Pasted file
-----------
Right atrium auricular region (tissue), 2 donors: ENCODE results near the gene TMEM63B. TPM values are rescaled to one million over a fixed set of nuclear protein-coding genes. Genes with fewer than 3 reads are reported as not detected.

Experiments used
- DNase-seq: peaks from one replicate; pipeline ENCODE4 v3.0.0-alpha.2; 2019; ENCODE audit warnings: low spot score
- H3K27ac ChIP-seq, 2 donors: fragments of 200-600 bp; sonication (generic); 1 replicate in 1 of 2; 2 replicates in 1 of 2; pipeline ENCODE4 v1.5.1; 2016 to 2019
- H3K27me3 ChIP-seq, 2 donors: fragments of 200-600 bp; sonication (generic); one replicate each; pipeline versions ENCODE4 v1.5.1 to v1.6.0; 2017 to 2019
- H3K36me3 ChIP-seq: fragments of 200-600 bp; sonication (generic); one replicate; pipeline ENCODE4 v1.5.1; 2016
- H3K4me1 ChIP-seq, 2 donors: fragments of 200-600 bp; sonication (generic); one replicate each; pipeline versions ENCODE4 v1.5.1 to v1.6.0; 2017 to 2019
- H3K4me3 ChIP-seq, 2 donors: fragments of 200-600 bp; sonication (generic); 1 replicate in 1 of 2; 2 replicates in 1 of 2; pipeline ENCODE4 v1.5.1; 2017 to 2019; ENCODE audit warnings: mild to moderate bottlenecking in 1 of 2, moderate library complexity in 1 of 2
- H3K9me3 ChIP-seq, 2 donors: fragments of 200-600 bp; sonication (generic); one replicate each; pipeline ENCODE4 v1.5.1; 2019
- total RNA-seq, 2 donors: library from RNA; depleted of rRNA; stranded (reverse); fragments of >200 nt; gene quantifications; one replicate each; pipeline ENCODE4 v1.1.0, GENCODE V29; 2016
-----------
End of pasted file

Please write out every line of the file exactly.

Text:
Right atrium auricular region (tissue), 2 donors: ENCODE results near the gene TMEM63B. TPM values are rescaled to one million over a fixed set of nuclear protein-coding genes. Genes with fewer than 3 reads are reported as not detected.

Experiments used
- DNase-seq: peaks from one replicate; pipeline ENCODE4 v3.0.0-alpha.2; 2019; ENCODE audit warnings: low spot score
- H3K27ac ChIP-seq, 2 donors: fragments of 200-600 bp; sonication (generic); 1 replicate in 1 of 2; 2 replicates in 1 of 2; pipeline ENCODE4 v1.5.1; 2016 to 2019
- H3K27me3 ChIP-seq, 2 donors: fragments of 200-600 bp; sonication (generic); one replicate each; pipeline versions ENCODE4 v1.5.1 to v1.6.0; 2017 to 2019
- H3K36me3 ChIP-seq: fragments of 200-600 bp; sonication (generic); one replicate; pipeline ENCODE4 v1.5.1; 2016
- H3K4me1 ChIP-seq, 2 donors: fragments of 200-600 bp; sonication (generic); one replicate each; pipeline versions ENCODE4 v1.5.1 to v1.6.0; 2017 to 2019
- H3K4me3 ChIP-seq, 2 donors: fragments of 200-600 bp; sonication (generic); 1 replicate in 1 of 2; 2 replicates in 1 of 2; pipeline ENCODE4 v1.5.1; 2017 to 2019; ENCODE audit warnings: mild to moderate bottlenecking in 1 of 2, moderate library complexity in 1 of 2
- H3K9me3 ChIP-seq, 2 donors: fragments of 200-600 bp; sonication (generic); one replicate each; pipeline ENCODE4 v1.5.1; 2019
- total RNA-seq, 2 donors: library from RNA; depleted of rRNA; stranded (reverse); fragments of >200 nt; gene quantifications; one replicate each; pipeline ENCODE4 v1.1.0, GENCODE V29; 2016